When he was old and successful and no longer had to work for his daily bread, a man came into his restaurant, not an old man, nor young, nor white nor black nor red nor yellow, but the color of lacquered wood. His head was as bald as a turtle’s egg, and had been tatooed with a strange and complicated pattern.
“I want,” he said, “a last meal.”
“Surely not,” protested the restaurateur. “You’re young yet, sir!” The man stared at him from eyes that no lashes bordered, no brows interpreted. His eyes were green, and dark. “Wh-what would you like?”
“Boiled eggs and apples. Watercress, green to stain my mouth, red wine. Bread and cheese and chocolate.” The restaurateur bowed and ushered the man to a table, waving away the smooth young waiter who started to follow them. “Here,” he said, and proffered a credit card. “Put it all on this.”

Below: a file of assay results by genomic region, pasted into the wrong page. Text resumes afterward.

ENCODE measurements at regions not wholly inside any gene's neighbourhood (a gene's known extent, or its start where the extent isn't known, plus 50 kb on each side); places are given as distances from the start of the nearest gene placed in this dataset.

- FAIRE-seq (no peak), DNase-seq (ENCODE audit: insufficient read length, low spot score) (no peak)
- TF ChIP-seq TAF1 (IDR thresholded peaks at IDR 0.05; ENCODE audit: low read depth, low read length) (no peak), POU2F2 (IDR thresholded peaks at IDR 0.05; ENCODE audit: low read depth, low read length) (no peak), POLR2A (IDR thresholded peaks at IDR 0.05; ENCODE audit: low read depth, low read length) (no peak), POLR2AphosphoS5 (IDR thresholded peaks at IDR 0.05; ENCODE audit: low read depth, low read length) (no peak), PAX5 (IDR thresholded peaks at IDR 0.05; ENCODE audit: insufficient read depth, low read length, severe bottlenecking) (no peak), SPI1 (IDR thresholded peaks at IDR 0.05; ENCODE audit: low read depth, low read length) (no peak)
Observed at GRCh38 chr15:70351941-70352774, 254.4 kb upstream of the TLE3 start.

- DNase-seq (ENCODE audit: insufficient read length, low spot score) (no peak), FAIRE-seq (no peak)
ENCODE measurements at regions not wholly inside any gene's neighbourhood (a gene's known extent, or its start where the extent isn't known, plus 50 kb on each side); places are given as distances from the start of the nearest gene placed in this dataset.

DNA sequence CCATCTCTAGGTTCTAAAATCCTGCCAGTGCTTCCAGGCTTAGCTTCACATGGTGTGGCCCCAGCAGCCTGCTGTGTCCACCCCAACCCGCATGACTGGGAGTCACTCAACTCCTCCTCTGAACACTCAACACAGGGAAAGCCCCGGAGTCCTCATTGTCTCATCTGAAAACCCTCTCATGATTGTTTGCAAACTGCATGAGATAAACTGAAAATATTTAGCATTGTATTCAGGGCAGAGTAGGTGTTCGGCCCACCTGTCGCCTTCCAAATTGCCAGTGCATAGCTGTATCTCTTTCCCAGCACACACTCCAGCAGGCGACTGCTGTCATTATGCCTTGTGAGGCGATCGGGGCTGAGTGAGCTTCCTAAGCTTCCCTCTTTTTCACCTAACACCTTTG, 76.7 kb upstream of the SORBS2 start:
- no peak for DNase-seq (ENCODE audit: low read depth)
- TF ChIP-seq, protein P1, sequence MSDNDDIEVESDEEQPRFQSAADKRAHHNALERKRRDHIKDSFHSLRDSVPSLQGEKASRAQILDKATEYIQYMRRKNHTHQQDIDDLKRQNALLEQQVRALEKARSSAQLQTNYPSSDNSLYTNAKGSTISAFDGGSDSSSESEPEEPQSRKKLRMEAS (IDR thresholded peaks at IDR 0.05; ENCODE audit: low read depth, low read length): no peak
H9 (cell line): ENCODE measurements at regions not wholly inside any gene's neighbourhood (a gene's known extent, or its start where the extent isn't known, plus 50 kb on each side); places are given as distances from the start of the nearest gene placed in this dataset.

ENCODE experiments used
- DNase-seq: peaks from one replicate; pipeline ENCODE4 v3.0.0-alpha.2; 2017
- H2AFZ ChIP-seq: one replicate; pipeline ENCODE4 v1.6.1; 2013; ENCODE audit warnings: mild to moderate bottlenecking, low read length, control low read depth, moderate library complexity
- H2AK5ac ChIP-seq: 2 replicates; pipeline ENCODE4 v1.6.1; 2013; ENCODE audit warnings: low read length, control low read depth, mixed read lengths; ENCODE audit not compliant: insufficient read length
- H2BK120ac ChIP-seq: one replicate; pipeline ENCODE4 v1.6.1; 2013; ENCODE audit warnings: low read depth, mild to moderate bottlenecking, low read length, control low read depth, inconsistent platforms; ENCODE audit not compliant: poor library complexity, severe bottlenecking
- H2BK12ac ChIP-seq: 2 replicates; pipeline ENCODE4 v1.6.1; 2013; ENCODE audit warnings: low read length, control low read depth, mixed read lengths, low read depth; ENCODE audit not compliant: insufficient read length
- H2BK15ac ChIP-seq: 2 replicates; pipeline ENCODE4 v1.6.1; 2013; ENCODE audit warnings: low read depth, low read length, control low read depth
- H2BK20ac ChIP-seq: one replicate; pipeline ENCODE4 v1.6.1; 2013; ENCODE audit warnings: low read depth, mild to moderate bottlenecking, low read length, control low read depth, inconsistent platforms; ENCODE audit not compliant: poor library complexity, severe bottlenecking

“Would you care for any coffee, sir?”
An emotion moved across that hairless face; for a moment the intricate knotting of the tattoo tangled. “Coffee… yes.”
The restaurateur glided away toward the kitchen. “What’s his deal?” asked the waiter. “He a kook, or what?”